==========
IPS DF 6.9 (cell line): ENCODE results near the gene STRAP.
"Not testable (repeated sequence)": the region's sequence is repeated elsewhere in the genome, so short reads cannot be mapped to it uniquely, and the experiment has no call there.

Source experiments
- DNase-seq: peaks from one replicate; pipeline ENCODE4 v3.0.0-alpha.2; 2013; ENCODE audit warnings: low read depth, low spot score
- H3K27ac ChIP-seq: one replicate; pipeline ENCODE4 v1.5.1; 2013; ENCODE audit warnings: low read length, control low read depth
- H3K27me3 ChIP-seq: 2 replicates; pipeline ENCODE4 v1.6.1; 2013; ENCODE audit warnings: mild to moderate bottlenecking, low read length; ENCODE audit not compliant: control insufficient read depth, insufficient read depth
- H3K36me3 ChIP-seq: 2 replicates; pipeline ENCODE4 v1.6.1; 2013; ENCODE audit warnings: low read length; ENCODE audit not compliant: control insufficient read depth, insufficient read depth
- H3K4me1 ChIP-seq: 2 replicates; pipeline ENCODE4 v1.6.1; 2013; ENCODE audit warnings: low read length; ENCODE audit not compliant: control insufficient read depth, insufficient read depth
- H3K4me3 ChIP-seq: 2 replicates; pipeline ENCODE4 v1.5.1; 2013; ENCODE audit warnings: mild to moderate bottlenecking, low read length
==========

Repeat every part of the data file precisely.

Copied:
IPS DF 6.9 (cell line): ENCODE results near the gene STRAP.
"Not testable (repeated sequence)": the region's sequence is repeated elsewhere in the genome, so short reads cannot be mapped to it uniquely, and the experiment has no call there.

Source experiments
- DNase-seq: peaks from one replicate; pipeline ENCODE4 v3.0.0-alpha.2; 2013; ENCODE audit warnings: low read depth, low spot score
- H3K27ac ChIP-seq: one replicate; pipeline ENCODE4 v1.5.1; 2013; ENCODE audit warnings: low read length, control low read depth
- H3K27me3 ChIP-seq: 2 replicates; pipeline ENCODE4 v1.6.1; 2013; ENCODE audit warnings: mild to moderate bottlenecking, low read length; ENCODE audit not compliant: control insufficient read depth, insufficient read depth
- H3K36me3 ChIP-seq: 2 replicates; pipeline ENCODE4 v1.6.1; 2013; ENCODE audit warnings: low read length; ENCODE audit not compliant: control insufficient read depth, insufficient read depth
- H3K4me1 ChIP-seq: 2 replicates; pipeline ENCODE4 v1.6.1; 2013; ENCODE audit warnings: low read length; ENCODE audit not compliant: control insufficient read depth, insufficient read depth
- H3K4me3 ChIP-seq: 2 replicates; pipeline ENCODE4 v1.5.1; 2013; ENCODE audit warnings: mild to moderate bottlenecking, low read length